Plan B

Well, after recieving many rejection letters, as well as a few interviews, I have begun to think about the need to start developing Plan B.

I am currently on the waitlist at one school and on hold at another, both post interview. I am also on hold, pre-interview, at two other schools. Ive certainly not given up on this round, as there are also a few other schools Ive yet to hear from, but it seem to me the time for planning ahead should start now.

Having looked at my current application, I know that I have a few weak areas. #1. Lack of clinical experience #2. Low undergrad GPA

I plan on doing some shadowing starting in the new year, and if time permits, some volunteer work in a clinical setting. If I do this, I should be able to eliminate weak area #1, and two of the schools that Im on hold/wait listed at will take new information, so I should be able to improve my app. for this cycle while at the same time strengthening it for the next round, should it be necessary.

Weak area #2 is more difficult to deal with. I have a Master’s degree with very good grades as well as really good post-bac grades. I thought this would compensate for poor undergrad grades, but it may not have been enough. I do think that having a kick-as$ MCAT score in combination with my post grad work would have really helped. I got a 29, good, but not kick-a$$.

This brings me to my main question as I begin planning plan B. Should I think about retaking the MCAT? This is really the thing that is making me think about this now, because if I should take it again, ie April, I need to start studying soon.

Any and all advice is greatly appreciated. I hope to hear from anyone who has gone through plan A and plan B. Thanks,


Statistically, if you have a 29, you are much more likely to decrease your score rather than improve it. So, unless you had some sort of bad circumstances - no A/C in a HOT room, late to test… - I would not retake it. Besides, there is nothing wrog or non-competitive about a 29. The mean MCAT for matriculating med students hovers around 30 - you are merely 1 pt below that. That difference is statistically insignificant.

Focus upon the aspects of your application that you can manipulate both for this cycle & for future cycles. You cannot change those old Ugrad grades; so quit fretting over them. You have strong MS & post-bacc grades & that should demonstrate to programs that you can cut it.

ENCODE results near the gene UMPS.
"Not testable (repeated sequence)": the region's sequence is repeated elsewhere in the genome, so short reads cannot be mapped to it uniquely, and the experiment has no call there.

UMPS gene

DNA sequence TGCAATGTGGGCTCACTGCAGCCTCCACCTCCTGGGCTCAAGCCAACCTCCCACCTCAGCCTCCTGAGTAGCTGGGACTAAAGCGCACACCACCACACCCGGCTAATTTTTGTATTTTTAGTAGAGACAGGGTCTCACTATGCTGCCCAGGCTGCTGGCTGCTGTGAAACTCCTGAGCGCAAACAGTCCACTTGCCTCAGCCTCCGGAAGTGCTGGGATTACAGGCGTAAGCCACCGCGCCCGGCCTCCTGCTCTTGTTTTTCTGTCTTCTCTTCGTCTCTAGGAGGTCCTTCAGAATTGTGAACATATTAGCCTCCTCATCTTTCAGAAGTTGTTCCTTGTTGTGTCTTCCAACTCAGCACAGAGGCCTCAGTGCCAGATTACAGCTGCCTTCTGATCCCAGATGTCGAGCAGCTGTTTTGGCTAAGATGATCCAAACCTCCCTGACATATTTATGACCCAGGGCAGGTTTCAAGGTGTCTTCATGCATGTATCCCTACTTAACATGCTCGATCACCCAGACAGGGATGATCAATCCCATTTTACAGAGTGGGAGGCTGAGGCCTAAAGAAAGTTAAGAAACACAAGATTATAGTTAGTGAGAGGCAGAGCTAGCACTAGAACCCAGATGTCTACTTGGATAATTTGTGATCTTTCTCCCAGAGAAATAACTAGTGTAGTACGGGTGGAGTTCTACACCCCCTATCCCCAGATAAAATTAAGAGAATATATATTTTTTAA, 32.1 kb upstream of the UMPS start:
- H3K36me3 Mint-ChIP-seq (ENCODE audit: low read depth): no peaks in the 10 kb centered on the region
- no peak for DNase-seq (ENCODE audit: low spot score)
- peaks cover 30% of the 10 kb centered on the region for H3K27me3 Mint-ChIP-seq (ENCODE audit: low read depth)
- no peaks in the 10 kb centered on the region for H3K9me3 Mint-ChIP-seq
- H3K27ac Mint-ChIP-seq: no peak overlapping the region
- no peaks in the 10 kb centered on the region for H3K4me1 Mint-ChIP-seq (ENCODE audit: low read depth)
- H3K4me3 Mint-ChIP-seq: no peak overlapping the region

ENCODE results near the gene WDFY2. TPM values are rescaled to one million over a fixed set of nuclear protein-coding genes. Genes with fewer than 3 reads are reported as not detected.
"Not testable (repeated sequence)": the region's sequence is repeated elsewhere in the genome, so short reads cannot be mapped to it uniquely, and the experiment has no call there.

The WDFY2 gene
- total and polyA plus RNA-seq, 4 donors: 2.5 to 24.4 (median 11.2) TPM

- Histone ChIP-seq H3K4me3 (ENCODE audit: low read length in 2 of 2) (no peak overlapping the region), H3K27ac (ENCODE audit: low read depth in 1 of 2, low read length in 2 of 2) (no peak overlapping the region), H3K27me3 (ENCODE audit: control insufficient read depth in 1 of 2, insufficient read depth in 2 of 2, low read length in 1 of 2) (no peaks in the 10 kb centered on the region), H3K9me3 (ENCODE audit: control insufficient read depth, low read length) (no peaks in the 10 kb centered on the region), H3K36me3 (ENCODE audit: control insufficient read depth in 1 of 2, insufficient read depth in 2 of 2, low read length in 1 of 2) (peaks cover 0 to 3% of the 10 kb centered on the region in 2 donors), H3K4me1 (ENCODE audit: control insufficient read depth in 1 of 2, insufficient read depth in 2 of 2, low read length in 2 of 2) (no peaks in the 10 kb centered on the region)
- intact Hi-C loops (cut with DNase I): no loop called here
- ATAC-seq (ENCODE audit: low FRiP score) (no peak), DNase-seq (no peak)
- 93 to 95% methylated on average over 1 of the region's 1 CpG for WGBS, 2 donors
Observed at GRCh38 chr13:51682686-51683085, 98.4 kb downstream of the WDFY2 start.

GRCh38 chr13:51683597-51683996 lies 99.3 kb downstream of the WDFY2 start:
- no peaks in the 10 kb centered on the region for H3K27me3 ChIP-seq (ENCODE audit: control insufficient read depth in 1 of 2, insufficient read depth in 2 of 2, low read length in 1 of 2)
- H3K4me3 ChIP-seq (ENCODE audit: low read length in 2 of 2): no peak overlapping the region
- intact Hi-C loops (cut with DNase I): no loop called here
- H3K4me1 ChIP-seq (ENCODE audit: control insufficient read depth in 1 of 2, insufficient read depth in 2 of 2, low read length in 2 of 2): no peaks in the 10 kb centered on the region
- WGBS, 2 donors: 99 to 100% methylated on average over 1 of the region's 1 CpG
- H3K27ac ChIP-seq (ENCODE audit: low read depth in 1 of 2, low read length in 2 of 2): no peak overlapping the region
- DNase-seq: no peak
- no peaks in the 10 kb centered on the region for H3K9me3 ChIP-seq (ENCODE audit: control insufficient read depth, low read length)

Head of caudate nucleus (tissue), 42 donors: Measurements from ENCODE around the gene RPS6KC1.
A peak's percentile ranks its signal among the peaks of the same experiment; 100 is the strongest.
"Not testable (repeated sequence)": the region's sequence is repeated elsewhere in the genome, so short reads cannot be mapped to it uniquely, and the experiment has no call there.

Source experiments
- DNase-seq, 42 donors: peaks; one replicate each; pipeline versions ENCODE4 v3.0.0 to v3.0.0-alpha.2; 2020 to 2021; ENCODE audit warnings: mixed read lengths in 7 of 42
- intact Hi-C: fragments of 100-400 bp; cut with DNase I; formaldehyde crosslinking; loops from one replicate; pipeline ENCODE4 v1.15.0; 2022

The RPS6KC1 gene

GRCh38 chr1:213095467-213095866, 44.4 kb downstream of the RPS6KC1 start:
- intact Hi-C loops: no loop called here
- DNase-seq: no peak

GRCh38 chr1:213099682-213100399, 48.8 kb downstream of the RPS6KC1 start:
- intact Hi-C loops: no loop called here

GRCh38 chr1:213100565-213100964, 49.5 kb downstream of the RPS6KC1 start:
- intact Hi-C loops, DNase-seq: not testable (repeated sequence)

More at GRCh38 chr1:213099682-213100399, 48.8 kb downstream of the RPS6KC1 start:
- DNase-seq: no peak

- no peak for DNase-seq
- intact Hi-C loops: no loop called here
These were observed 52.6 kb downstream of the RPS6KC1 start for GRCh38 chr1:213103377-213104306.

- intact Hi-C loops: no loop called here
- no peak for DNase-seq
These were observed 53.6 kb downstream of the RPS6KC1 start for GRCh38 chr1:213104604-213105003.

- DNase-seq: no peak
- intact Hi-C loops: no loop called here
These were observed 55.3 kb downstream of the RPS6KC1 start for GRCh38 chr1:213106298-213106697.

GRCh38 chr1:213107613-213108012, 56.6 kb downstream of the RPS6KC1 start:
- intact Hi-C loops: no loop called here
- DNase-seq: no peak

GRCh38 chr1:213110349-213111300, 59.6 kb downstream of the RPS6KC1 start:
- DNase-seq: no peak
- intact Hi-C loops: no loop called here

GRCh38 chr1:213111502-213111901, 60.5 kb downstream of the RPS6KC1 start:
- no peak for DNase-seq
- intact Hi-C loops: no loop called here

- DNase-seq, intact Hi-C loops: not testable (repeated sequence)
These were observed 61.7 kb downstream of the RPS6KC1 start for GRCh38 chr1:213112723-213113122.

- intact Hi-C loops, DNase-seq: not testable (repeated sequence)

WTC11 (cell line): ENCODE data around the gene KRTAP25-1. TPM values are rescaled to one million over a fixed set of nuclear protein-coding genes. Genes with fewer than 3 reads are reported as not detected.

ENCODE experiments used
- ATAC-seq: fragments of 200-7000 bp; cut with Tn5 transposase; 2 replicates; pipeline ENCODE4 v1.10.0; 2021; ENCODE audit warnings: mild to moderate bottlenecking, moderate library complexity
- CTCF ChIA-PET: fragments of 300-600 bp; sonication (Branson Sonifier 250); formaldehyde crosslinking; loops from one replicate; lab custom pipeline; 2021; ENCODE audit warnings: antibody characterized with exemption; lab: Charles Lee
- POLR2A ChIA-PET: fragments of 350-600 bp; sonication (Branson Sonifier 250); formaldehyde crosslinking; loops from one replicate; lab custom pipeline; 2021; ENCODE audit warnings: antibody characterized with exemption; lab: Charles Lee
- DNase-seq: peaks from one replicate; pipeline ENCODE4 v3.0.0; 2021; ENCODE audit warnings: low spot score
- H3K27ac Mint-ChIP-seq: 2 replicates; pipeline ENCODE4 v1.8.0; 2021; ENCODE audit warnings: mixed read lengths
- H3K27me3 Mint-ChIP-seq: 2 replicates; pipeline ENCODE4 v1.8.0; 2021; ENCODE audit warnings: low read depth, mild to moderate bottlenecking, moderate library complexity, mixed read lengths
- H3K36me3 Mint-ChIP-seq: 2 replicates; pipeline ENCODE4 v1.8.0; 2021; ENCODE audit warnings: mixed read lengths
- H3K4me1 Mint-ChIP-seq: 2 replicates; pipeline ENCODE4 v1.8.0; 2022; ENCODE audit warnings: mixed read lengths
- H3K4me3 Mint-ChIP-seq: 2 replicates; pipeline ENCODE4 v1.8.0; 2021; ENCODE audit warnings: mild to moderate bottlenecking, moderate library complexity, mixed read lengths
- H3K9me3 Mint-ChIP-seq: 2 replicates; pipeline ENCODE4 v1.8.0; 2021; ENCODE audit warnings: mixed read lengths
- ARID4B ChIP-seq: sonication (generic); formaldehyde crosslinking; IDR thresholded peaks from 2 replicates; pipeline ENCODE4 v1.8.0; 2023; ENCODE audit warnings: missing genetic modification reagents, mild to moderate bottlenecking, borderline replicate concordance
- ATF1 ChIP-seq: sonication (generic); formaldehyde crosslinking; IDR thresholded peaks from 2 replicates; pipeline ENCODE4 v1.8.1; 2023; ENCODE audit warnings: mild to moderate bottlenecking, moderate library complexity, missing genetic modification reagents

I would proffer that something other than grades or MCAT score is your achilles heel. What you need to do is have your pre-med advisor or committee or someone tough, objective & knowledgable about the med school application process thoroughly review your appl for strengths & weaknesses.

Another thing that has yielded positive results for several OPMers is to solicit feedback from the schools who have rejected you. The programs where you are a contender will not be able to provide insight - unfair advantage to you. However, ask the ones who shot you down exactly why. If one or more of those schools is nearby, ask to schedule a meeting with an admissions person to review your application for way to improve for next year.

This process is far from easy…you may find that you are shot from the saddle this cycle. But, as the cliche goes, that is merely the time to get up, dust off & get back in the saddle.

Dave has some very good points. The only consideration that I would add as to whether or not to retake the MCAT is look at what your section breakdown is. If your 29 is relatively balanced, I wouldn’t dwell too much on retaking. But, if one of your sections is several points lower than the others, that may change the thought process (i.e. lower than a 7 on any section).

MCAT retake might also depend on whether your practice tests were significantly different than the real one. If you were having a bad day on Test Day, and also you’ve got a good idea of what to do to bolster your weaknesses, consider a retake.